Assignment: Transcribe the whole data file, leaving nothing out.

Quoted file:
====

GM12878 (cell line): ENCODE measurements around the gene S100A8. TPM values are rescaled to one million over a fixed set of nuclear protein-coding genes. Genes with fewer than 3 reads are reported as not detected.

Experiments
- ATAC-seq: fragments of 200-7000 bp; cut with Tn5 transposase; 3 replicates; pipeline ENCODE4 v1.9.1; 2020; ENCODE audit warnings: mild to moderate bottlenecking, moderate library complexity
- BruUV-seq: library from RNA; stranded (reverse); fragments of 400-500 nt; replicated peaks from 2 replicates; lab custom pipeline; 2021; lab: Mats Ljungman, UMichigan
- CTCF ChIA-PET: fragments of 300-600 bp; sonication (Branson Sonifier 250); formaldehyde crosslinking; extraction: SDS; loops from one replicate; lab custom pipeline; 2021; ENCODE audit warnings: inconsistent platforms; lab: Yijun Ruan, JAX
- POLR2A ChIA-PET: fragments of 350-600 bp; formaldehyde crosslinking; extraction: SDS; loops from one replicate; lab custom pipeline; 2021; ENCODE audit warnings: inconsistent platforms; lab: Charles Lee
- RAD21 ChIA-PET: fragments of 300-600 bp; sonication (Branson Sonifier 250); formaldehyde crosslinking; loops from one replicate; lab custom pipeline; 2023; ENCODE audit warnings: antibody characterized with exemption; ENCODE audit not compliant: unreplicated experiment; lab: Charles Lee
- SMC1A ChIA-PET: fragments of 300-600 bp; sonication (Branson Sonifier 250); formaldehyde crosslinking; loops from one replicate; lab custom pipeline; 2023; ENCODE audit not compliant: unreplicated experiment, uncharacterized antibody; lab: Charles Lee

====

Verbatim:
GM12878 (cell line): ENCODE measurements around the gene S100A8. TPM values are rescaled to one million over a fixed set of nuclear protein-coding genes. Genes with fewer than 3 reads are reported as not detected.

Experiments
- ATAC-seq: fragments of 200-7000 bp; cut with Tn5 transposase; 3 replicates; pipeline ENCODE4 v1.9.1; 2020; ENCODE audit warnings: mild to moderate bottlenecking, moderate library complexity
- BruUV-seq: library from RNA; stranded (reverse); fragments of 400-500 nt; replicated peaks from 2 replicates; lab custom pipeline; 2021; lab: Mats Ljungman, UMichigan
- CTCF ChIA-PET: fragments of 300-600 bp; sonication (Branson Sonifier 250); formaldehyde crosslinking; extraction: SDS; loops from one replicate; lab custom pipeline; 2021; ENCODE audit warnings: inconsistent platforms; lab: Yijun Ruan, JAX
- POLR2A ChIA-PET: fragments of 350-600 bp; formaldehyde crosslinking; extraction: SDS; loops from one replicate; lab custom pipeline; 2021; ENCODE audit warnings: inconsistent platforms; lab: Charles Lee
- RAD21 ChIA-PET: fragments of 300-600 bp; sonication (Branson Sonifier 250); formaldehyde crosslinking; loops from one replicate; lab custom pipeline; 2023; ENCODE audit warnings: antibody characterized with exemption; ENCODE audit not compliant: unreplicated experiment; lab: Charles Lee
- SMC1A ChIA-PET: fragments of 300-600 bp; sonication (Branson Sonifier 250); formaldehyde crosslinking; loops from one replicate; lab custom pipeline; 2023; ENCODE audit not compliant: unreplicated experiment, uncharacterized antibody; lab: Charles Lee